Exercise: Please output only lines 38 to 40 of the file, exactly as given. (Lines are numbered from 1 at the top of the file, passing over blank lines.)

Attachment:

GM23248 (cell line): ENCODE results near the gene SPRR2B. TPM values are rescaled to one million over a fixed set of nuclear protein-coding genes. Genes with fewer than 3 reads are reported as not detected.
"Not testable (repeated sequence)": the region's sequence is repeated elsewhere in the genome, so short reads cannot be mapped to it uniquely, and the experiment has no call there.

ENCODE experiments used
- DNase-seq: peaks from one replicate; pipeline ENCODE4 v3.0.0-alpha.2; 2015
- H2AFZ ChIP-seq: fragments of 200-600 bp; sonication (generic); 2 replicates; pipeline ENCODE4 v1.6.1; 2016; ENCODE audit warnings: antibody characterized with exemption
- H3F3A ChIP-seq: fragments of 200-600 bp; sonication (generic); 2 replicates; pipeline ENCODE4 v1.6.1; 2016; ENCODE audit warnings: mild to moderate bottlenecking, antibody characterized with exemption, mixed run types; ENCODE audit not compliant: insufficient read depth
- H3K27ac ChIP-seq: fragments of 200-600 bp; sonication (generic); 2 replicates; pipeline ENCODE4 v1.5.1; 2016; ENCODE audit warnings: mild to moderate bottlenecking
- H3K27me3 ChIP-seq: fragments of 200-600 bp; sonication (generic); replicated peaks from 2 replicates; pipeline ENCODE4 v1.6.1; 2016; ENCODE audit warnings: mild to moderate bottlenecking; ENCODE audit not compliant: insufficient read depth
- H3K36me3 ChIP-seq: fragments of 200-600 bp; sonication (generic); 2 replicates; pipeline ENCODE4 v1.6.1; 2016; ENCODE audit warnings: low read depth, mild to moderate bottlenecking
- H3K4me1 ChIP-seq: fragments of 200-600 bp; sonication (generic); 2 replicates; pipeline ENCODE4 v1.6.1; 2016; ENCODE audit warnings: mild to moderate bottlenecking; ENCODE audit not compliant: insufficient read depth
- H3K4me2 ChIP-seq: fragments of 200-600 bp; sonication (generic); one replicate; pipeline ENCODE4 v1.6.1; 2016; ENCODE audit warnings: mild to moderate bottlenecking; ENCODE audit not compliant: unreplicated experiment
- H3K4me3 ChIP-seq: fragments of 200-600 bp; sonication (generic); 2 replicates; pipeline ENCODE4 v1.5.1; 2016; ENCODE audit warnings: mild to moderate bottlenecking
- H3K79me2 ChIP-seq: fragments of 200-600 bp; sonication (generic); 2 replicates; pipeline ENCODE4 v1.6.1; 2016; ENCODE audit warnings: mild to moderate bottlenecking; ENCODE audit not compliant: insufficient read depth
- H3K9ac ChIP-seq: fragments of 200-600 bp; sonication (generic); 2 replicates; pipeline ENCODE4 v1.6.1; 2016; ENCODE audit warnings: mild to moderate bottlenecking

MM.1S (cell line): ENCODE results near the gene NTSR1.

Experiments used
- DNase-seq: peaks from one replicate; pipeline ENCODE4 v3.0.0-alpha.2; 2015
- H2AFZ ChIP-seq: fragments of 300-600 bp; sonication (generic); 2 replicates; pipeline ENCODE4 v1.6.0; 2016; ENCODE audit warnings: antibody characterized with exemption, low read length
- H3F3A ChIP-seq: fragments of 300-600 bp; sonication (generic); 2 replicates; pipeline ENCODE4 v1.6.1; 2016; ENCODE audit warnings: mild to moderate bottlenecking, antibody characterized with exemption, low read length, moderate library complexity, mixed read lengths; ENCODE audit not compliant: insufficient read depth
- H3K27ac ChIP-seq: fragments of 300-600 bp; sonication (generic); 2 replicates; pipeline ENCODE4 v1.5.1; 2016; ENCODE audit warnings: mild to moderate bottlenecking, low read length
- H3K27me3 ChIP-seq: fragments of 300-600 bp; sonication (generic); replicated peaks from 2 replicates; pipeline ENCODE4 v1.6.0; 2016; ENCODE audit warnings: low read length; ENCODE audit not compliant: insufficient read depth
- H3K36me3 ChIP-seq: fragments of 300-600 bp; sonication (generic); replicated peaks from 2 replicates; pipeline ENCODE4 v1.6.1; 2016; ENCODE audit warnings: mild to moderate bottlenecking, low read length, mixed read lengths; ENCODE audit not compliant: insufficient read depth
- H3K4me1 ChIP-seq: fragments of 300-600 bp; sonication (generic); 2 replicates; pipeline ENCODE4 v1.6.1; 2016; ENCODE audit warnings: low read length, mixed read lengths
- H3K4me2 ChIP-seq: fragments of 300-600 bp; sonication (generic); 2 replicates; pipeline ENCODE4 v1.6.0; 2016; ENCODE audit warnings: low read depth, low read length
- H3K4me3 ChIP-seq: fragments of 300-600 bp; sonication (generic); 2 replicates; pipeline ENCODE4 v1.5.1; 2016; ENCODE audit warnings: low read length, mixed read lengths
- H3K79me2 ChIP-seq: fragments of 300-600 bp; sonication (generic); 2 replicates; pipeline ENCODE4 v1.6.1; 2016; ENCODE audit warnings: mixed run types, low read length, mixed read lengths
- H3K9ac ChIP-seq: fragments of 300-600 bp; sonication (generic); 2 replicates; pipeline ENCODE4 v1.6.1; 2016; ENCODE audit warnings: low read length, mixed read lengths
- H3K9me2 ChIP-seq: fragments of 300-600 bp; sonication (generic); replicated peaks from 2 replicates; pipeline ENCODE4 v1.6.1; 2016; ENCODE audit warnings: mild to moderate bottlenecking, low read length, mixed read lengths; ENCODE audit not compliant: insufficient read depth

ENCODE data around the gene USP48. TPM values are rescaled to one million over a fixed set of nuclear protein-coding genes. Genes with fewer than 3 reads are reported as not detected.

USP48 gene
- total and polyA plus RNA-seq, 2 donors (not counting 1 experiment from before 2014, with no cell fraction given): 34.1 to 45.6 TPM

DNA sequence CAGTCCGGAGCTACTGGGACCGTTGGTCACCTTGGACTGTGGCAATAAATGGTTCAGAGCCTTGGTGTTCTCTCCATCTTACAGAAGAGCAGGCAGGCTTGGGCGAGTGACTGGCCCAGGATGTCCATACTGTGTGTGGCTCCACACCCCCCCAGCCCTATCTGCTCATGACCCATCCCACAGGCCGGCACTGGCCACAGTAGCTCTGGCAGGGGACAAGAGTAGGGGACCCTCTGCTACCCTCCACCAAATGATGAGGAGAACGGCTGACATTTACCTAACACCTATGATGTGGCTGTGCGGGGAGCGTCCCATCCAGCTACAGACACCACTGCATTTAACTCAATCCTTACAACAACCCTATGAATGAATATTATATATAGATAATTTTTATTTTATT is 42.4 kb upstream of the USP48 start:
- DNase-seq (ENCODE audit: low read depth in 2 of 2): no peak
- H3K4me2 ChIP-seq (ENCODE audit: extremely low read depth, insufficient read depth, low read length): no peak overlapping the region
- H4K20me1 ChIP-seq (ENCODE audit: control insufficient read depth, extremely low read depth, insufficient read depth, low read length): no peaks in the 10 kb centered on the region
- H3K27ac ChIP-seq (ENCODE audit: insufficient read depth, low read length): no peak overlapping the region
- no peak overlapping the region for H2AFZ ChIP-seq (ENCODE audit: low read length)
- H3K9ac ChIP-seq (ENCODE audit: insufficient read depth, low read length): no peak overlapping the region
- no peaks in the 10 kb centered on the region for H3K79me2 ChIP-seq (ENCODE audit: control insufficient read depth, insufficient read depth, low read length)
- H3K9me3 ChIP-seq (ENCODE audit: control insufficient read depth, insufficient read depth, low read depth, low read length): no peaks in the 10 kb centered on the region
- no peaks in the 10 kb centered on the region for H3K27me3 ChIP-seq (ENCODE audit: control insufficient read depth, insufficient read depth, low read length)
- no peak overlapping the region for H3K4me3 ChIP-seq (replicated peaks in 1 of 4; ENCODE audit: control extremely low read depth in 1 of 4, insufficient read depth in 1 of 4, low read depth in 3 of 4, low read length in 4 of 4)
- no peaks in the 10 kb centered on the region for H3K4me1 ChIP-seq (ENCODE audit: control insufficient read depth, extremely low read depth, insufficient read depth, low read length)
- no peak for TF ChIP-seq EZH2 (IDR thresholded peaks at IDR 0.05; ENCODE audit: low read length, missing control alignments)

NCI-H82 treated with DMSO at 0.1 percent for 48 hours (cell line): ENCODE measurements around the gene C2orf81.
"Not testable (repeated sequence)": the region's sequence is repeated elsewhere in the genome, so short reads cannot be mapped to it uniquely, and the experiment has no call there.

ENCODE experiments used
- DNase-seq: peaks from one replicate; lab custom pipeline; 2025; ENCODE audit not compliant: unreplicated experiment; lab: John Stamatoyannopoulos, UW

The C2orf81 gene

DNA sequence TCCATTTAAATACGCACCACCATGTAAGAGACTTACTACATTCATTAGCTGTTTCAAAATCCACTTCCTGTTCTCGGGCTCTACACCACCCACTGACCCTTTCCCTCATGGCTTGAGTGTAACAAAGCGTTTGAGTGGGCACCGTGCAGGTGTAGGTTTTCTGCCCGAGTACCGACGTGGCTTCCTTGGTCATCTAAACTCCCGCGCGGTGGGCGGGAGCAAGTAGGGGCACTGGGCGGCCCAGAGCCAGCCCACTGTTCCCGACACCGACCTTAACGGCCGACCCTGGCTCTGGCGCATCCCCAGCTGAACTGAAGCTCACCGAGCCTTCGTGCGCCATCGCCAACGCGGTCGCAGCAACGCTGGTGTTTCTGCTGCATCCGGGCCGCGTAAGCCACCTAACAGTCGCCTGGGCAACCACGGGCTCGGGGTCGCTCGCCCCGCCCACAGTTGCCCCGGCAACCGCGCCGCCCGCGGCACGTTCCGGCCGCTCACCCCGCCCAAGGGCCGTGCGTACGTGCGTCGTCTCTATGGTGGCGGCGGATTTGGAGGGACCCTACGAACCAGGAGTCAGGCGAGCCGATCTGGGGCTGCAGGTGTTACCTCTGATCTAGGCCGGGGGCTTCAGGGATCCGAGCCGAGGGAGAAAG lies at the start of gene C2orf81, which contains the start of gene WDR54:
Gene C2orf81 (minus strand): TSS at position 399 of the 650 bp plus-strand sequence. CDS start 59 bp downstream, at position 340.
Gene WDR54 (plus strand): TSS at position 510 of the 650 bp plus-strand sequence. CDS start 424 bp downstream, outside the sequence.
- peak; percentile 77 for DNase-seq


- H3K9ac ChIP-seq (ENCODE audit: insufficient read depth, low read length): no peak overlapping the region
- no peaks in the 10 kb centered on the region for H3K79me2 ChIP-seq (ENCODE audit: control insufficient read depth, insufficient read depth, low read length)
- H3K9me3 ChIP-seq (ENCODE audit: control insufficient read depth, insufficient read depth, low read depth, low read length): no peaks in the 10 kb centered on the region